J Korean Child Neurol Soc.  2004 May;12(1):99-104.

A Case of Dopa-Responsive Dystonia, Segawa Disease

  • 1Department of Pediatrics, Inje University College of Medicine, Sang-gye Paik Hospital,Seoul, Korea.
  • 2Department of Pediatrics, Yonsei University College of Medicine, Seoul, Korea. hdkimmd@yumc.yonsei.ac.kr


Segawa disease, hereditary progressive dystonia with marked diurnal fluctuations or defined dopa-responsive dystonia has age-dependent clinical courses, which are characterized with marked progression in the first one and half decades, its subsiding in the third decade and almost stationary courses after the fourth decade. Also, it has characteristic diurnally fluctuating symptoms, aggravated towards the evening and alleviated after sleep. This autosomally dominantly inherited dystonia is caused by abnormalities of the gene of GTP cyclohydrolase I. The heterozygotic gene's abnormality induces partial decrement of tetrahydrobiopterin and affects synthesis of tyrosine hydroxylase(TH) rather selectively. The reduction of TH induces decrement of dopamine and disfacilitates the D1 receptor-striatal direct pathway. The pathognomonic finding in biochemical examination is the decrease of neopterin in the cerebrospinal fluid(CSF). Levodopa, by replacing dopamine contents at the terminal, alleviates motor symptoms completely and the effects sustain without any side effects. We experienced a girl diagnosed as Segawa disease with typical clinical courses and a decrease of neopterin in the CSF.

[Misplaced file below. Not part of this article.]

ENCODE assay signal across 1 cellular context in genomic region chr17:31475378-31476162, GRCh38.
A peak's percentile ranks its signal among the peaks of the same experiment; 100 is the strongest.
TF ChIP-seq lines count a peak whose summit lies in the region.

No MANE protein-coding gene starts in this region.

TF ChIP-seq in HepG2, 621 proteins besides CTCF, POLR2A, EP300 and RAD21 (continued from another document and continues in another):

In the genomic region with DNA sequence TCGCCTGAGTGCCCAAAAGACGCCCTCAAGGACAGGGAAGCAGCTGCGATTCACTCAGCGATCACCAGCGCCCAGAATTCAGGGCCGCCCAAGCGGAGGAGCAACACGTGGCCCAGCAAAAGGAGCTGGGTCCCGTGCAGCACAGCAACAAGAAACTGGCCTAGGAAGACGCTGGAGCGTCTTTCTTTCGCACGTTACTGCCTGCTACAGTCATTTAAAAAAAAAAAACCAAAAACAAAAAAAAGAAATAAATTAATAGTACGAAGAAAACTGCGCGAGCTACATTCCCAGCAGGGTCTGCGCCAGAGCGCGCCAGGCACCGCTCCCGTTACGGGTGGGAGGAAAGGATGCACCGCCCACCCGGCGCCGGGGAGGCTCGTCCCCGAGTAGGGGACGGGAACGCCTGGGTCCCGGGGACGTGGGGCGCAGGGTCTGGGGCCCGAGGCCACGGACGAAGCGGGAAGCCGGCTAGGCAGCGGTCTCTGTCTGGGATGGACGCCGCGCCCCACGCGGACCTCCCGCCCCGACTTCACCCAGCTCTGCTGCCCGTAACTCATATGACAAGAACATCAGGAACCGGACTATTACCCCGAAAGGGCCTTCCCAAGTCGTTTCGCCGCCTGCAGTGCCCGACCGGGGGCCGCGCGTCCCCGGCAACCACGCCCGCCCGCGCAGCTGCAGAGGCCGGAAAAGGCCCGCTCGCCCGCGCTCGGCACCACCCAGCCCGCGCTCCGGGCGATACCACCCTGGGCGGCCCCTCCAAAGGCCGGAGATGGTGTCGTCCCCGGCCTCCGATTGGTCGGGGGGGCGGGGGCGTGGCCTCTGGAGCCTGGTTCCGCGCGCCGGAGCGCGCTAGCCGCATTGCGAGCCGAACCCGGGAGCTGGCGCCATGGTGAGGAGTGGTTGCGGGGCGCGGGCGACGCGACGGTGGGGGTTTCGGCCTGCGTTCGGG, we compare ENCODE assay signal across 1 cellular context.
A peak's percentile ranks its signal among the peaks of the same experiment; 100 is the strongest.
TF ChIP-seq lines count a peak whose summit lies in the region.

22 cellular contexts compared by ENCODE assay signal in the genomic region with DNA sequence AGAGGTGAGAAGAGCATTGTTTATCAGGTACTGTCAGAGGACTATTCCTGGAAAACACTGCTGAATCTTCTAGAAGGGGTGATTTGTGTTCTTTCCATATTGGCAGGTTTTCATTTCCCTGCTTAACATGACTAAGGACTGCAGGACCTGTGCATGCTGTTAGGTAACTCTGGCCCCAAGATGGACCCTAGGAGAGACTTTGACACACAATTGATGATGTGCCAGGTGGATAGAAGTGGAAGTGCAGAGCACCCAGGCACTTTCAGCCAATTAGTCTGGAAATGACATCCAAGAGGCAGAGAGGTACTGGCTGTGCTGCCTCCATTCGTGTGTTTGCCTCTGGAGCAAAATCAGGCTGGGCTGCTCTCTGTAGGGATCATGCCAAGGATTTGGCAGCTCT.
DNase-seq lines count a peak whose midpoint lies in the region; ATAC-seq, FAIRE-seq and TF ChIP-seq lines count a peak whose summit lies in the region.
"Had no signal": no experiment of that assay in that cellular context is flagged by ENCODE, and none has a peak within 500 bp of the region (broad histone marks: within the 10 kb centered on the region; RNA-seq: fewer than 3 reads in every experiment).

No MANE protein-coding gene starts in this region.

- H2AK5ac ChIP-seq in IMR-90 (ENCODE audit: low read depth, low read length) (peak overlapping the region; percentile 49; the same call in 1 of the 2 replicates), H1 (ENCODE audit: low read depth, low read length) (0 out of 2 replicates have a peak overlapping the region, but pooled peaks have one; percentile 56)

Segawa disease; Dopa-responsive dystonia; GTP cyclohydrolase I; Neopterin
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